Well now don’t I feel dumb. I should’ve known how it’s really spelled but I got confused over the difference in pronunciation between the English ch and the Italian ch. Thanks.

  6. 7 Angela November 16, 2007 at 2:04 pm

    Wow! I am in awe of you for attempting this and pulling it off!

    I might give this a go if we buy into a share of a pig next year. (And if I can figure out how to live without a shelf of the fridge for a couple of weeks!)

  7. 8 Matt November 16, 2007 at 2:45 pm

    So when I saw the comment I thought it was from my wife at first.

    It really works the best if you have a spare mini-fridge as you can use it for the drying portion and then you don’t have to worry about losing fridge space. It’s also pretty easy to find pork belly if you have any Asian markets in the area.

  8. 9 Angela November 16, 2007 at 3:31 pm

    We have a little beer fridge with one shelf–would that be big enough? Thinking further… my biggest problem may be trying to persuade my toddler that opening the fridge and playing with the pork is a Bad Thing 😛

  9. 10 Matt November 16, 2007 at 4:16 pm

    A beer fridge would work pretty well, at least for the drying portion. For drying, you need the temperature around 60 degrees or so. The curing portion can be done in a regular fridge (which I think is usually about 34 degrees).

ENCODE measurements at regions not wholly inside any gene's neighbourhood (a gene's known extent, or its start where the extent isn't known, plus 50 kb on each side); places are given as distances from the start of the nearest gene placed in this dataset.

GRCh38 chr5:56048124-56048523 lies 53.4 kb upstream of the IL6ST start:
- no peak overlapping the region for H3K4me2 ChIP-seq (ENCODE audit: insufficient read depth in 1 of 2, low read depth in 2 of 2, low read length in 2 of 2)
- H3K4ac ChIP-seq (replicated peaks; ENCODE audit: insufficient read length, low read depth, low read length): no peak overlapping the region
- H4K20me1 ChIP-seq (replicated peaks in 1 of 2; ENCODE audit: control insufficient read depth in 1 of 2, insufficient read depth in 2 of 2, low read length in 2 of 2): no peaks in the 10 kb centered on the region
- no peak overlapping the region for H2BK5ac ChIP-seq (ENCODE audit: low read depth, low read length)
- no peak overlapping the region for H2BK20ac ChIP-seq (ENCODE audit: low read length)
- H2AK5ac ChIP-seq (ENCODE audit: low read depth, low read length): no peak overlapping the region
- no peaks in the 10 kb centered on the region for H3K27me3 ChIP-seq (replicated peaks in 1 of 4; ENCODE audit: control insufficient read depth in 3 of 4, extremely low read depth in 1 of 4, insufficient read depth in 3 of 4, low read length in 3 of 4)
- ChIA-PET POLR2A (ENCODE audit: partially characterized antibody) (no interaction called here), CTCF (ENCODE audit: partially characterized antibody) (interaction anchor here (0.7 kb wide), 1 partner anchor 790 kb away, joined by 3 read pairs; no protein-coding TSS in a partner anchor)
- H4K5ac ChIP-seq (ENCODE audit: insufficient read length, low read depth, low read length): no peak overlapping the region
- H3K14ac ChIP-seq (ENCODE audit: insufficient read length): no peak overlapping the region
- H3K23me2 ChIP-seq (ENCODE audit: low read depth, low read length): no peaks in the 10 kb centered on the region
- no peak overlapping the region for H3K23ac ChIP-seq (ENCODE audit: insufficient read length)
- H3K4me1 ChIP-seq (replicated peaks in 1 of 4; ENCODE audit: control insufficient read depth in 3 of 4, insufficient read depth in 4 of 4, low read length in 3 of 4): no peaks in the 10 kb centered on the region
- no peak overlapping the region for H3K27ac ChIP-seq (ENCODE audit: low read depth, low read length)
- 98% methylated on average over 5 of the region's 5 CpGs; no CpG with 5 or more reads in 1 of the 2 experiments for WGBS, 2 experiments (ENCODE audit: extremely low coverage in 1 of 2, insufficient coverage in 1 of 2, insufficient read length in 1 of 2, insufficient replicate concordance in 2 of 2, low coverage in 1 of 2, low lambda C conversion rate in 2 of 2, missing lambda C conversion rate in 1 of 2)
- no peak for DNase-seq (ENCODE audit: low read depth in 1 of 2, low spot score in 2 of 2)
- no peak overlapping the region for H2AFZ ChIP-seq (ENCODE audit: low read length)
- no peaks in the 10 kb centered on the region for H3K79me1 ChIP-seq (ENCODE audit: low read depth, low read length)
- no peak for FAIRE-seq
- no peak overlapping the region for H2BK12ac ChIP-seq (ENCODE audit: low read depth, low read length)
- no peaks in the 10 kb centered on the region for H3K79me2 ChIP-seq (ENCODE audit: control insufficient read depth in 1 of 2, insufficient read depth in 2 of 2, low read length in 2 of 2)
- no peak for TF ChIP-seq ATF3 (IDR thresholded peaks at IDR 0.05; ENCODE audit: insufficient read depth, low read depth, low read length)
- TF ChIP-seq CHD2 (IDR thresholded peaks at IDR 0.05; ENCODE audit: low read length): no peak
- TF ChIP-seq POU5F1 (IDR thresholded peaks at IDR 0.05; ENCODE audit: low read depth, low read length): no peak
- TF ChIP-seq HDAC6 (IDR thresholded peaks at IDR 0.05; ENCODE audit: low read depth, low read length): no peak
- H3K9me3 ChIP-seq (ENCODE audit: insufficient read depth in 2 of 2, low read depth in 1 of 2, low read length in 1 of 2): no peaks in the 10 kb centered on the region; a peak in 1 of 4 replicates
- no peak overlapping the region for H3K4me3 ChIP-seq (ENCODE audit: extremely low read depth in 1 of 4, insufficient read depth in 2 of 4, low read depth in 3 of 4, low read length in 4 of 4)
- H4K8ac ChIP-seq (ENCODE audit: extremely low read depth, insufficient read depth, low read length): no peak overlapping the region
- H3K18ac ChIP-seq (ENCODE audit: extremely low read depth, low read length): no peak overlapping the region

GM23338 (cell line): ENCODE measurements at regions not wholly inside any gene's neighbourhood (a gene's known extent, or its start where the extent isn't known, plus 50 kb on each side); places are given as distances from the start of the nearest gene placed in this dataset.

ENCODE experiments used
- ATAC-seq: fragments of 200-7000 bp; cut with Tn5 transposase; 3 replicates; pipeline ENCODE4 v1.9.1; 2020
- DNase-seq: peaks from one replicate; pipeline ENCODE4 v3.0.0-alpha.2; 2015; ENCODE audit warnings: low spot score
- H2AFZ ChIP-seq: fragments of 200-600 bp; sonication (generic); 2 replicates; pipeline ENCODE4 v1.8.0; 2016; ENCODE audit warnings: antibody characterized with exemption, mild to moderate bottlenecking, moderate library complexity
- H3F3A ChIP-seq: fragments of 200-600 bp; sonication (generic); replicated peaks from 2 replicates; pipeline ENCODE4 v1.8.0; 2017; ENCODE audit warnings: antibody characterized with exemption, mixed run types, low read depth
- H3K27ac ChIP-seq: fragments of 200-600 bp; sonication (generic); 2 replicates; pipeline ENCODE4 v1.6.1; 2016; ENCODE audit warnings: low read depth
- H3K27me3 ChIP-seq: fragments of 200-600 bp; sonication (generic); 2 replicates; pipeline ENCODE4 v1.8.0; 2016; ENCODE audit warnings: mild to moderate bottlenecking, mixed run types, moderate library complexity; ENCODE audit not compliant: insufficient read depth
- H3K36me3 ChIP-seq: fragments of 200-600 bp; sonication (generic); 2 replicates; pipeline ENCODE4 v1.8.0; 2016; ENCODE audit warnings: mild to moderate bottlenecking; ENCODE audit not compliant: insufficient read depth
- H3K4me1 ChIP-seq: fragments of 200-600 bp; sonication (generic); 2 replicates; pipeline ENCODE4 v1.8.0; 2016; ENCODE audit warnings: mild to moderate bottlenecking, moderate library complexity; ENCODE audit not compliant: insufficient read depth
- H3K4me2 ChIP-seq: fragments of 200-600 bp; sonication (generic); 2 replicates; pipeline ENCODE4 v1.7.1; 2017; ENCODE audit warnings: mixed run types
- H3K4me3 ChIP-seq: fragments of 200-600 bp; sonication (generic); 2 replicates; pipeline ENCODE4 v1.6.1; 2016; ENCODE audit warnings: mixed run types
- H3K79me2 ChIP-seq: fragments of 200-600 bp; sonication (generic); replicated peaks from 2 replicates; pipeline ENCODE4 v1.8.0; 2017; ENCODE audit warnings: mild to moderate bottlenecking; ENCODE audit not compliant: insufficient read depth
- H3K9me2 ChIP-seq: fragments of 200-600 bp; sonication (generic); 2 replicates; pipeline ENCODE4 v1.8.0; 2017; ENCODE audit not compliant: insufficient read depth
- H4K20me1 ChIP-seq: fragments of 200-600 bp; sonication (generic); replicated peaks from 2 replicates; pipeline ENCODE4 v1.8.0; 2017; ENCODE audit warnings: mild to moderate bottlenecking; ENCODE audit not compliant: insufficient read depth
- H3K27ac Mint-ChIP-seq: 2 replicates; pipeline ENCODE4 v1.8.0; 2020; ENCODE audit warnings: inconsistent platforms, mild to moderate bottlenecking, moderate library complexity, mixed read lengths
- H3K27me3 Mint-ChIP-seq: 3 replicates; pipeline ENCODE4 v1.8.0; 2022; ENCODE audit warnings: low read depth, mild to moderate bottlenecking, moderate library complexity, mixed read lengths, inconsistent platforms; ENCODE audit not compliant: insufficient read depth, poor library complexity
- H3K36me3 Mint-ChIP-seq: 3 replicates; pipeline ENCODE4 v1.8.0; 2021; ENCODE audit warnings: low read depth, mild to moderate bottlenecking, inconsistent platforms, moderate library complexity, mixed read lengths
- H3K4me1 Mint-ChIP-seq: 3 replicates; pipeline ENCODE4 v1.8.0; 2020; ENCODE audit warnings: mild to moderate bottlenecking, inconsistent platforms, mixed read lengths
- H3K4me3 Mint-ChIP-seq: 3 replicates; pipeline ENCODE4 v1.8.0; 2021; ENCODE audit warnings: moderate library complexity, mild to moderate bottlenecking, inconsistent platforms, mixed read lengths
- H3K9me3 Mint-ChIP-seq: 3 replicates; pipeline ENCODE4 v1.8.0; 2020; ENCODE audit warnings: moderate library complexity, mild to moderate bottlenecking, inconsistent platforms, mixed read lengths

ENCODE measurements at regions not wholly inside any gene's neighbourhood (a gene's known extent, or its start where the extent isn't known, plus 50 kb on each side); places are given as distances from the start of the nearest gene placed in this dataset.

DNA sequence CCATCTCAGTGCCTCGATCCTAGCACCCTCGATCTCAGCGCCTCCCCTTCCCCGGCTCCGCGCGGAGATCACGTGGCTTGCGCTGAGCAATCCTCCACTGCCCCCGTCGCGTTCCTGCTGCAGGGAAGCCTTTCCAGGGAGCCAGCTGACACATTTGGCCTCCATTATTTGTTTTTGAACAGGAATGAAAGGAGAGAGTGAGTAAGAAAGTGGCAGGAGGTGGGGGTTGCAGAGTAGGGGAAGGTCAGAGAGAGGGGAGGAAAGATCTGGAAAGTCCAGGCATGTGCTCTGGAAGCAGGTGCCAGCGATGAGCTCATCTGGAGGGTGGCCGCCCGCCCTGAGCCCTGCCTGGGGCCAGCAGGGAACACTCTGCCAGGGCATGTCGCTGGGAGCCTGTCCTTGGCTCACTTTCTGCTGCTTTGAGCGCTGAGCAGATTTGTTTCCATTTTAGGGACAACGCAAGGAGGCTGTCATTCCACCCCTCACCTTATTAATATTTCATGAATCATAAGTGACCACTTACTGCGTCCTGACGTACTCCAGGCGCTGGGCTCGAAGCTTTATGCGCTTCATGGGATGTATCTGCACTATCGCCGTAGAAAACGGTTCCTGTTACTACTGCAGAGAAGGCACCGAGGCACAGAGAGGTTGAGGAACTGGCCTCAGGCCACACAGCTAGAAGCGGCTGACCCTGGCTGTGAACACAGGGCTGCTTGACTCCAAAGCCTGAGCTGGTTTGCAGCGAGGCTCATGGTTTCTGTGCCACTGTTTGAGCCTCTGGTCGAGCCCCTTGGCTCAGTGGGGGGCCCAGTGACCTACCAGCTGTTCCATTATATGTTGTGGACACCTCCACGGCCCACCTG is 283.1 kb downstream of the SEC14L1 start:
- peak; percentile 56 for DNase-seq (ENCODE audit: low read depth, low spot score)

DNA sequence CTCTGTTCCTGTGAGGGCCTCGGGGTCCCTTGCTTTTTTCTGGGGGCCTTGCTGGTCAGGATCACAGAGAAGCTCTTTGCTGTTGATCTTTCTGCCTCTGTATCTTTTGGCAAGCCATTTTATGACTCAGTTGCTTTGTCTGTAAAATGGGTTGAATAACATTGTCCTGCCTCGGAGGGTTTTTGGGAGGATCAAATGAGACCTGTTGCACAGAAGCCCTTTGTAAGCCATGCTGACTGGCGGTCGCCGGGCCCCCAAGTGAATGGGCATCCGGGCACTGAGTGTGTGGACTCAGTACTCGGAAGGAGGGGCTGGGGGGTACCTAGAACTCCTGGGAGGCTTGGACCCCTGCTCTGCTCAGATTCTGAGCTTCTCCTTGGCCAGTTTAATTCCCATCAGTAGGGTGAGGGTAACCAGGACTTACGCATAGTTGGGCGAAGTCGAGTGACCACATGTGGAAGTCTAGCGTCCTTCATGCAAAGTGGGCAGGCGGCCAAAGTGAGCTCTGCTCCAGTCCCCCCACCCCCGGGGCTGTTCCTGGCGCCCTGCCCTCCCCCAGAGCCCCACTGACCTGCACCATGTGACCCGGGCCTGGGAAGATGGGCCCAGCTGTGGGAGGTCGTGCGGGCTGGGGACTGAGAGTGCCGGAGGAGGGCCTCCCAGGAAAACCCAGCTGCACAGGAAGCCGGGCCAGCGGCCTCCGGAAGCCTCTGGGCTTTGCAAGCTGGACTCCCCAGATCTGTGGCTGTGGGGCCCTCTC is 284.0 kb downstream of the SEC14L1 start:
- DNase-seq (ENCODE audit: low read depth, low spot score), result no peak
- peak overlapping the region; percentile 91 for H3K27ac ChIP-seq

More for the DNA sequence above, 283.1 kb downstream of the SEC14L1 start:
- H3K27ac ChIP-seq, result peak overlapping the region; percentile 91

10. 11 Italian Woman December 9, 2007 at 2:38 pm

    I love this idea because here in Seattle, I can’t find pancetta that’s affordable and as fresh and tasty as it is in Italy. We have tons of Asian markets so pork belly should not be a problem. Thanks for the inspiration. I never would have thought of this.

    P.S. My dad is an engineer and he’s very precise. I can picture him pulling this off!

  11. 12 Amis goomis June 29, 2008 at 4:10 pm

    Started my pork belly in cure 3 days ago. Im weighting it with a cookie sheet full of pebbles to get the moisture out,turning it every day. Should I dispose of the rendered liquid or keep it? Should I keep adding more cure or just keep the portion made for the piece? Any law against curing or drying more that two weeks? I read an article that proposed both for a month.

  12. 13 Matt June 29, 2008 at 4:49 pm

    I don’t think it’s necessary to weight down the pork belly to get the moisture out: the chemical process of the salt is what’s the real goal here.

    You should leave the moisture in with the pork belly until you’re done with the curing, then discard the liquid.

    Don’t add any more cure or you risk the pork being too salty (as has happened with some bacon I just made).

    You can cure or dry it for longer than two weeks if you’d like. I believe, however, that you’re approaching the law of diminishing returns after that period of time.

    Good luck with your pancetta.